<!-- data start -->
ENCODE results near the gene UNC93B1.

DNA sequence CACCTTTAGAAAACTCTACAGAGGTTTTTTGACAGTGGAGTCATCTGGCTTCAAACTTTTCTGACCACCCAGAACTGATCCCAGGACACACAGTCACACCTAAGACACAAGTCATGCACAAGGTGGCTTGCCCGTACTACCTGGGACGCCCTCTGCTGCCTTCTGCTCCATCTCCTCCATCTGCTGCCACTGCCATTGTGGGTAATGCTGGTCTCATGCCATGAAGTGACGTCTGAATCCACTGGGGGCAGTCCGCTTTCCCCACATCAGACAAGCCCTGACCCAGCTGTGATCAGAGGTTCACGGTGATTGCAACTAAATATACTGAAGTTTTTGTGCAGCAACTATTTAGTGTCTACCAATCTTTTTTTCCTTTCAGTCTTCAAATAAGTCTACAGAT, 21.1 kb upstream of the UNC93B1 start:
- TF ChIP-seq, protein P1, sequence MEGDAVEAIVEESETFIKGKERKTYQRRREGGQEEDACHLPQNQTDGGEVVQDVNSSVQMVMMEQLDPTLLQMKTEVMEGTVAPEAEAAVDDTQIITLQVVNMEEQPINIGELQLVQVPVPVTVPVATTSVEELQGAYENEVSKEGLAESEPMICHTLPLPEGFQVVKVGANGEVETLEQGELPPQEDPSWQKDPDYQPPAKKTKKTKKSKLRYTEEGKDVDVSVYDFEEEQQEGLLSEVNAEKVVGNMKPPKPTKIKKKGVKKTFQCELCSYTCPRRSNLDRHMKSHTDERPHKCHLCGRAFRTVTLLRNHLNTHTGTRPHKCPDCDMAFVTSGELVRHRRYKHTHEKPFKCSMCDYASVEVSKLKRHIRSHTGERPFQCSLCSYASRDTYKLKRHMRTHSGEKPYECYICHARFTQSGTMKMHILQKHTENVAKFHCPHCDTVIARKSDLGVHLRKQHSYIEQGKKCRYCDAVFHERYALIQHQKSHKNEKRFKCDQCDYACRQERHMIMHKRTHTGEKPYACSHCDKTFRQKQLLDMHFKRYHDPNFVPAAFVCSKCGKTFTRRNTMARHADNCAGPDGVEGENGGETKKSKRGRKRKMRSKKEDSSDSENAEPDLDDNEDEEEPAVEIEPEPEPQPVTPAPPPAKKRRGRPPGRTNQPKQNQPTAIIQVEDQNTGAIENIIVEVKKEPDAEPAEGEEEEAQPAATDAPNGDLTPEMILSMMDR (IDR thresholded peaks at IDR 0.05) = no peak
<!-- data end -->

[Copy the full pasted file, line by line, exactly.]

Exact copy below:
ENCODE results near the gene UNC93B1.

DNA sequence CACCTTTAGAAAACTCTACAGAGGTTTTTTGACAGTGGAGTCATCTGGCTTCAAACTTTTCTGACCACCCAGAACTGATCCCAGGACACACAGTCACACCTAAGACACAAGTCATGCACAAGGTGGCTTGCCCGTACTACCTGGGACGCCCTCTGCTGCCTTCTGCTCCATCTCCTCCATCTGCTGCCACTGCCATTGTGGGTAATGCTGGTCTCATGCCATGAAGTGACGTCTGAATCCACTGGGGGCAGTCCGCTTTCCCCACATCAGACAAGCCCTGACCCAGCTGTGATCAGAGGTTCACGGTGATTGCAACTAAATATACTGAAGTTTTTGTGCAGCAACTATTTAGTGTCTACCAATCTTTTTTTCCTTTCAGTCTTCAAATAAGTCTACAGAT, 21.1 kb upstream of the UNC93B1 start:
- TF ChIP-seq, protein P1, sequence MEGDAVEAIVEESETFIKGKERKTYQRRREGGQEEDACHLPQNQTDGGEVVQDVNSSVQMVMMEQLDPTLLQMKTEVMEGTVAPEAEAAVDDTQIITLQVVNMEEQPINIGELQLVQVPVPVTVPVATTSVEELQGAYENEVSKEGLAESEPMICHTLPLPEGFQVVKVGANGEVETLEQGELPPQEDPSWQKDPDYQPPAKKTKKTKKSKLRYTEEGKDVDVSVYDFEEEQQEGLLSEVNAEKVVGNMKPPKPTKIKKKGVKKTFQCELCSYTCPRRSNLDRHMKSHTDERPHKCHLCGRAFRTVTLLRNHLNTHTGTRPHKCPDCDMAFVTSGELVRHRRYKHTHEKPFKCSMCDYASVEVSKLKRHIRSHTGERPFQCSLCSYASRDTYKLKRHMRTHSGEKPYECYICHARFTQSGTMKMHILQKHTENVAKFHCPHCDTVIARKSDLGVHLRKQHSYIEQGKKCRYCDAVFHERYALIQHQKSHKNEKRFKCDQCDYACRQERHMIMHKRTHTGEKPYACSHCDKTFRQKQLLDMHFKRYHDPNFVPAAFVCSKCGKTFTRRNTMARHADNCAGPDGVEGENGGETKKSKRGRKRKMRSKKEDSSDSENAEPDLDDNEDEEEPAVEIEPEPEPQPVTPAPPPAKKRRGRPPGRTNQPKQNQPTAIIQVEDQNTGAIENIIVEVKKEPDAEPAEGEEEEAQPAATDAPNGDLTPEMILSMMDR (IDR thresholded peaks at IDR 0.05) = no peak